Pods of Herman Miller workstations, measuring only 60 inches high, allow daylight trespass deep into the space. Enclosed offices near the core of the building reap the benefits of this daylighting via clerestory windows.
In the workstations themselves, translucent panels offer an additional daylight avenue. Above each is a 30- by 30-foot dropped ceiling, or cloud, suspended from the exposed concrete ceiling, bouncing daylight farther into workspaces. Below, low-VOC carpeting and an underfloor air distribution system help occupants breathe easier.
Even with all of these sophisticated, highly integrated components, the atrium is where EPA Region 8's sustainable design takes center stage.
The atrium is the heart of EPA Region 8. It is where technology, architecture, and nature culminate to create a glowing gathering place for the building's 750 employees and the community.
To fill the corridor with light, designers needed to direct daylight coming through the atrium's skylight. Designers considered standing mirrors on top of the skylight, with the mirrors facing southeast and southwest to reflect daylight down into the space. They nixed that idea after a scale model they tested showed the mirrors would produce too much glare in office spaces on the eighth and ninth floors.
Ultimately, the parabolic profile of a fluorescent light fixture inspired another solution - a type of light reflector resembling a billowing sail. The curvaceous form would gently bend the light, guide it into the atrium, and alleviate glare issues. With the reflectors hanging from the skylight, they didn't have to be wind- and weather-resistant. And who better to construct this nautical-like apparatus than sailmakers.
In came Portland, OR-based North Winds Canvas. "We were a little nervous because they're not used to working in the architectural world where you do shop drawings and approvals," recalls John Breshears, AIA, associate partner, ZGF. "We showed them a paper model and we said, ‘Could you make nine of these things?'"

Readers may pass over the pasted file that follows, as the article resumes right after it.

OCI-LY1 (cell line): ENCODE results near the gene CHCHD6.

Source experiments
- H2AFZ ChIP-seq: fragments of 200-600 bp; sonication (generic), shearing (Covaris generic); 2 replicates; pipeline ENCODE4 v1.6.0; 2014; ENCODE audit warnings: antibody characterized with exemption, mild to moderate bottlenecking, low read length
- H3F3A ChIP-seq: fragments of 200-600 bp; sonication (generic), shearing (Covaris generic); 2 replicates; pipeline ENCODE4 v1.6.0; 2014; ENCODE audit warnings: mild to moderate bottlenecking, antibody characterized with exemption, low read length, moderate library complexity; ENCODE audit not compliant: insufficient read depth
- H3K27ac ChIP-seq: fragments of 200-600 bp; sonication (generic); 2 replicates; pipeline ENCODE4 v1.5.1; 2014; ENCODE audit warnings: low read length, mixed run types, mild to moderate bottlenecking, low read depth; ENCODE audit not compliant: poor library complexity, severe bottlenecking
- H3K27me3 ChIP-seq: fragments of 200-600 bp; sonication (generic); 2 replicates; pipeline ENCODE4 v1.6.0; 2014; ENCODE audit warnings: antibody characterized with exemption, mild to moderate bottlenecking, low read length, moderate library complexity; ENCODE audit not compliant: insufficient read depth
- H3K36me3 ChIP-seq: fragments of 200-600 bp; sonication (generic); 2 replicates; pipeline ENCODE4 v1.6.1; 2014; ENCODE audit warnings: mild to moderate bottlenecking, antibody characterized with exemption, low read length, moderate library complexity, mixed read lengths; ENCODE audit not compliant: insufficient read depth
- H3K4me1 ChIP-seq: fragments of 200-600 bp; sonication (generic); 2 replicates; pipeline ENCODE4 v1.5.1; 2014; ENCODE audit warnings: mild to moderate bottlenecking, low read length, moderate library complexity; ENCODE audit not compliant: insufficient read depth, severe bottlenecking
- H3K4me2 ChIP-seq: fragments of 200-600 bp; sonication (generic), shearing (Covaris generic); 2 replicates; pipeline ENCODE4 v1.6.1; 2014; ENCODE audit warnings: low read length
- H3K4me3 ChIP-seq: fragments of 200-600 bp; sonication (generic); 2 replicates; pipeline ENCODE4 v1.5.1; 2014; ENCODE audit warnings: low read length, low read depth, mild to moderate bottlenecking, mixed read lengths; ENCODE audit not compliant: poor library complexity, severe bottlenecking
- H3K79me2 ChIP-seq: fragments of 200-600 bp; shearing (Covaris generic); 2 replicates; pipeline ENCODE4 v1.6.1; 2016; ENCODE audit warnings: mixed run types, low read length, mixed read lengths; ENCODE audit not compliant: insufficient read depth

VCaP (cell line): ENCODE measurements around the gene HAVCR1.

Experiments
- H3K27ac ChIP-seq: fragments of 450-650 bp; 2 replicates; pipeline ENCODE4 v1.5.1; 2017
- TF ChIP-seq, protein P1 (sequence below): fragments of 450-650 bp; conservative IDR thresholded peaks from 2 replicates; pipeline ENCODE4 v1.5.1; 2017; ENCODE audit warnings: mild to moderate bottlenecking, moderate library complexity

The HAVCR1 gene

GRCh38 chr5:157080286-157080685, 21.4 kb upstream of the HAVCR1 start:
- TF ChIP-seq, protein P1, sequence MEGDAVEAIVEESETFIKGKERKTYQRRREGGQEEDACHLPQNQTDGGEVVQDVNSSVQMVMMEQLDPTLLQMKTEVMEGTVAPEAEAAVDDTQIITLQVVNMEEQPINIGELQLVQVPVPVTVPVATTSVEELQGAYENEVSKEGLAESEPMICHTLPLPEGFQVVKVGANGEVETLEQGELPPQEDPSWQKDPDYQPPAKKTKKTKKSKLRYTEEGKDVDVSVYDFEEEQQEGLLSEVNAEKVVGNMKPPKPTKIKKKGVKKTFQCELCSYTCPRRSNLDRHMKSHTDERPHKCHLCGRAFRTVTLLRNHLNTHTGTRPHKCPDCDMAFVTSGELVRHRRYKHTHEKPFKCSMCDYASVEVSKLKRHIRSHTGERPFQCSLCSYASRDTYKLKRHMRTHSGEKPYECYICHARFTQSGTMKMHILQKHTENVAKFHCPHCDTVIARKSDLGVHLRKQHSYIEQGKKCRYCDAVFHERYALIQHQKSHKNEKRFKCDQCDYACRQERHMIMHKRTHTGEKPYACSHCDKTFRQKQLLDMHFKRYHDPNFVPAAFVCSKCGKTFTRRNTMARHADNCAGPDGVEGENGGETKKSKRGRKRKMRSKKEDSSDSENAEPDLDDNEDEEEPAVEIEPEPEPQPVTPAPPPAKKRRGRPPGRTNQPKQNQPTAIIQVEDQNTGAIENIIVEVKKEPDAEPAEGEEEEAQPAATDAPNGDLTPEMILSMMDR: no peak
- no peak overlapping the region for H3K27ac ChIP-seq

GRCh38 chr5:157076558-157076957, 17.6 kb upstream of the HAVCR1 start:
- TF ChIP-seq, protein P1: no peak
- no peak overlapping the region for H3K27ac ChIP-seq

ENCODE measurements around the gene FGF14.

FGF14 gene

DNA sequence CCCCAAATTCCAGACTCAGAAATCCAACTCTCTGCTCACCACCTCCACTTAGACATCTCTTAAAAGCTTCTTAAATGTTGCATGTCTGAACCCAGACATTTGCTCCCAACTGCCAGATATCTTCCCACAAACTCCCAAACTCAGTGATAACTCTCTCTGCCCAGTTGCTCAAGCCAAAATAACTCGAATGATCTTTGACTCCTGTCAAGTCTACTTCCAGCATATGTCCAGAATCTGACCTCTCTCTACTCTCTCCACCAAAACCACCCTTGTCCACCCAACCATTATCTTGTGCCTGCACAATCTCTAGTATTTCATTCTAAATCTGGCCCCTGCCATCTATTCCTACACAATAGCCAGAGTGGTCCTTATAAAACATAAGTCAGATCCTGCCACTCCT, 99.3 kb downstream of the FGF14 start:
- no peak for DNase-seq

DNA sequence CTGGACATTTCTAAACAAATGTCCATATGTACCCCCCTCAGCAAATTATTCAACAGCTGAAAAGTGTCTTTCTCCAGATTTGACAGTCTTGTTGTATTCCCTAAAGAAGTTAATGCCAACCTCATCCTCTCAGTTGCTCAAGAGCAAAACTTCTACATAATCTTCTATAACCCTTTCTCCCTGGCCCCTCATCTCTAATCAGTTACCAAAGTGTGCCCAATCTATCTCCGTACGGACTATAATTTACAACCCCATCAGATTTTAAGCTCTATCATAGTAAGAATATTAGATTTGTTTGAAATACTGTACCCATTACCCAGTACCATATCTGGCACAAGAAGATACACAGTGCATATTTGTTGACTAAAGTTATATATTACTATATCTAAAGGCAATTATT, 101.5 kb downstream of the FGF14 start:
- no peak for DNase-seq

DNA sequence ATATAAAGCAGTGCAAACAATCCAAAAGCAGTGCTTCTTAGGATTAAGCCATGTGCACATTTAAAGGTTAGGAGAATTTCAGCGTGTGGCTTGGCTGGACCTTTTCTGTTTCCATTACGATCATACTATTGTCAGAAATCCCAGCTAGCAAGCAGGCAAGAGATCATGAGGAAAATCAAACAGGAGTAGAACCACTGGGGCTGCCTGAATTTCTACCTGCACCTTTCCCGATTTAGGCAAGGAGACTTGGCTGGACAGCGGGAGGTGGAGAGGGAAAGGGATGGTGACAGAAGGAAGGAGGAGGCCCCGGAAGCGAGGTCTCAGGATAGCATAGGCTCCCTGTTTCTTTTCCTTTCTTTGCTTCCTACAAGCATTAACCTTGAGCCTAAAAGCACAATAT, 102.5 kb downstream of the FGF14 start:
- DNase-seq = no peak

Stainless steel tubing and fiber glass tensioning struts (both typical sailing components) sheathed in a coated, white woven polyester fabric made by Ferrari of France (not to be confused with the automobile manufacturer) form the 10-foot-wide by 10-foot-long by 12-foot-high reflectors. "We can actually see the light traveling around those curves throughout the day and bouncing down. It just creates a wonderful, almost artistic pattern," observes Teter.
And the artistry doesn't stop there.
Below, a bamboo-clad "grand staircase" provides seating for meetings. A stone veneer water wall flanks the right side of the staircase, adding drama. "It sounds like a waterfall. Even though you're indoors, you feel like you're outdoors," says Teter.
Colorado water rights laws prohibited designers from implementing a rainwater harvesting system, so, instead, the feature draws from small pools of recirculated water at the base of the elevators. In addition to its aesthetic appeal, the water wall provides passive cooling throughout the atrium.
The building has been a learning experience for both designers and end-users. "One of the things we're learning is you can't live in one of these buildings the way you do traditional buildings," explains Teter. With automated, integrated components throughout the LEED Gold building, Teter and her team are helping employees understand how the systems are designed and how they can maximize their own comfort yet allow the systems to operate as intended: to save energy.
As a living laboratory, EPA Region 8 Headquarters is a visible example of what intelligent sustainable design can be. It allows earth's elements to create a wholly natural experience for users that can be seen, heard, and touched.
Chelsea Houy (email@example.com) is the new products editor at ARCHI-TECH.